It’s Tradition: Gumbo Yaya Ignites Lion Pride

The giant inflatable of Roomie and the array of cupcakes with green and yellow frosting were tell-tale signs that Gumbo Yaya had taken over Southeastern Louisiana University’s campus. Feeding the student body every Wednesday during Homecoming Week, the traditional, festive occasion did well to bring the Lion community together. Plus, the free food and nifty Southeastern trinkets are always a hit.

“It’s a really big event about building Southeastern pride,” said Katlyn Daigle, the Campus Activities Board Vice President of Membership. “It’s just a good time for all the students to gather and socialize.”

Sponsored by the Campus Activities Board (CAB), Gumbo Yaya has been a staple of Southeastern’s Homecoming festivities for longer than the freshmen class has been alive. The tradition stretches back well over twenty years, through Roomie’s makeovers, campus construction eras and technological breakthroughs. It has historically taken place in the heart of the fall semester’s most celebratory week, and its main purpose remains to evoke pride in sporting green and gold in Hammond, America.

“To Southeastern, Gumbo Yaya means tradition,” said Cierra Calloway, a senior family and consumer science major and member of the 2017 Homecoming Queen Court. “We have a lot of things here that students don’t realize are part of a great history, and I know over the years it definitely has changed.”

Hosting a campus event of this magnitude is no easy feat. In fact, CAB begins preparation for Gumbo Yaya in August, two months before the actual program takes place. According to Brenan Sarah, the Vice President of Public Relations at CAB, organizers must confirm participation from other student organizations. Furthermore, CAB leaders must reserve tents and obtain tables, chairs and supplies, as well as allow time for food specialists to prepare enough gumbo for the expected vast attendance.

Students enjoy activities at Gumbo Yaya.

“It takes a long time because there are a lot of organizations that go into it,” Sarah explained.

Aside from serving the favorite Cajun dish that inspires its name, Gumbo Yaya offered a plethora of activities for students to conquer. The promise of free T-shirts and giant foam fingers attracted a large crowd. At the Stuff-a-Lion table, students crammed cotton into a stuffed animal of Roomie, an action reminiscent of the concept of Build-a-Bear Workshop. Just outside of Student Memorial Park was a vending machine that elicited free cans of Coca-Cola after students hugged it. A stylish photo booth from Imaginola Photography allowed attendants to strike poses in fluffy boas, colorful masks and oversized sunglasses. The Sanguine Brothers, a magician duo who visited the campus, wowed the crowd as they made coins disappear into thin air. Plus, students tossed miniature balls into embroidered cups, decorated a picture of University President John Crain’s face with whipped cream and paid one dollar to send a lucky individual plunging into a dunk tape. With a soundtrack from classic Disney films serenading the outdoor event, students enjoyed endless opportunities to be fed and entertained.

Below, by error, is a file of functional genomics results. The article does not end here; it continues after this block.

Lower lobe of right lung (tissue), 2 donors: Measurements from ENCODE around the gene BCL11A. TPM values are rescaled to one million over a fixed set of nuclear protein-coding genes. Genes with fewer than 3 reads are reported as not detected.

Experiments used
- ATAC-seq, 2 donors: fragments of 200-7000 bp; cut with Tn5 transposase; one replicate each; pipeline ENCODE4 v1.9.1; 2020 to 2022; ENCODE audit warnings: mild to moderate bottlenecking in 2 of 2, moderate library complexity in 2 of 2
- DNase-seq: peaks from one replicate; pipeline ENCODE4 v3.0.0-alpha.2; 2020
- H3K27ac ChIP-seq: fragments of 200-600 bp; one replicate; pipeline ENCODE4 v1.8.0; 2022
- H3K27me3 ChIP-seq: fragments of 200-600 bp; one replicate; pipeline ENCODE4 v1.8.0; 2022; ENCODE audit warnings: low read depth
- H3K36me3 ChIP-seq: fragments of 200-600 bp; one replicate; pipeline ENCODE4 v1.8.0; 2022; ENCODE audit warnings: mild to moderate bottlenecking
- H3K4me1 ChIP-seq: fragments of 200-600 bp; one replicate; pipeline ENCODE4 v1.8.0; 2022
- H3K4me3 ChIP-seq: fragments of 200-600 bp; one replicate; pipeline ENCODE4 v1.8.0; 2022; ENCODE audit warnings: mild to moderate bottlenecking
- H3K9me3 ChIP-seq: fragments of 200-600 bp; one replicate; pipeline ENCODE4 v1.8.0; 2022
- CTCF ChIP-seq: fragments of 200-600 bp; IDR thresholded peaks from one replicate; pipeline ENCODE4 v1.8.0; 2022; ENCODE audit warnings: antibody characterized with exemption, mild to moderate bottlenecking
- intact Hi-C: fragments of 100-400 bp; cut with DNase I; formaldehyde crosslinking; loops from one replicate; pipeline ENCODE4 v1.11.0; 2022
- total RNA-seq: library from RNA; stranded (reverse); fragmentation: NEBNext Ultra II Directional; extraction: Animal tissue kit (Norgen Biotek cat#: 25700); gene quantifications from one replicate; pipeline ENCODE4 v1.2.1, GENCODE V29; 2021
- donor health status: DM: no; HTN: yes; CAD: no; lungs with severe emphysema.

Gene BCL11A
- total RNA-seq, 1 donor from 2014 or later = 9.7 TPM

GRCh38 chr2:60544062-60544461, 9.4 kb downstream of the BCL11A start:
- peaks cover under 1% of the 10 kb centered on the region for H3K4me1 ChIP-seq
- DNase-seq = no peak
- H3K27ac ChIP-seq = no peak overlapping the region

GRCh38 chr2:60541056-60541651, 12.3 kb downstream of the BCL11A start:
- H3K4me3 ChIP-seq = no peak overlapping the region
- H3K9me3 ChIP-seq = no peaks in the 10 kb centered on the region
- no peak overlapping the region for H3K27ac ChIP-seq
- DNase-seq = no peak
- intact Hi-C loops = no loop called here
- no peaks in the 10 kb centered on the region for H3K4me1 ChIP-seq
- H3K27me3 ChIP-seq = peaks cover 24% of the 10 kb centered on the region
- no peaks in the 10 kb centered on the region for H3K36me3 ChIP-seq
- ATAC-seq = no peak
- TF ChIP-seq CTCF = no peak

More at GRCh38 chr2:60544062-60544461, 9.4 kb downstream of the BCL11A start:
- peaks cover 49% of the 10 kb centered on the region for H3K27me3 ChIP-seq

The Sanguine Brothers wow the crowd with clever card and coin tricks.

“There are different events going on, but not necessarily for your average student,” said Daigle, “but [Gumbo Yaya] is for the entire student body, a way for everyone to get involved in Homecoming.”

Student participation is not the only thing Gumbo Yaya promotes. Midway through the program, students on the 2017 Homecoming Queen and Beau Courts made their debuts on the balcony overlooking Student Memorial Park. Their official appearance at Gumbo Yaya is as traditional as the event itself.

“It’s important to introduce students to the Court because Homecoming Week ends with the game where the king and queen will be announced at halftime,” noted Bryce Carpenter, a senior sports management major and member of the 2017 Beau Court. “It all builds hype for the game.”

For students on the Queen and Beau Courts, the experience is especially rewarding. Not only can they grab cupcakes or stuff miniature Roomies, they can also exude the excitement of representing Southeastern through its Homecoming festivities. For them, this special involvement exposes a unique perspective.

“I’ve always loved Gumbo Yaya, but it was an even more amazing experience with being on the Homecoming Court,” reflected Neil Bourgeois, a senior communication major who served on the 2016 Beau Court. “Being able to represent the student body as one of the Homecoming Court members was an experience I’ll never forget.”

Regardless of classification, level of organization involvement or major, students come together at Student Memorial Park for the annual Gumbo Yaya. According to CAB leaders Daigle and Sarah, the event boasts an opportunity for students to unify in their mutual integrity for being members of the Lion community. By setting up tents with their information, campus organizations that volunteer to participate seize the chance to recruit potential affiliates. The Queen and Beau Courts’ introductions are also instrumental to the event’s itinerary.

“It is an event that I look forward to every year because I get to show my love for the university,” Carpenter said. “It is an opportunity I take to interact with different organizations and meet new people.”

If the lengthy lines at each activity station aren’t good indicators, Gumbo Yaya is significant to Southeastern and its Homecoming.

“I’m really big on community, so being out there with 75 percent of campus makes me so happy,” said Calloway. “It’s very important for us to be able to come together as a student body and we’re in south Louisiana, so what better way to do that than over gumbo?”

The 2017 Southeastern Homecoming game will take place on October 7 at 10 a.m. at Strawberry Stadium.

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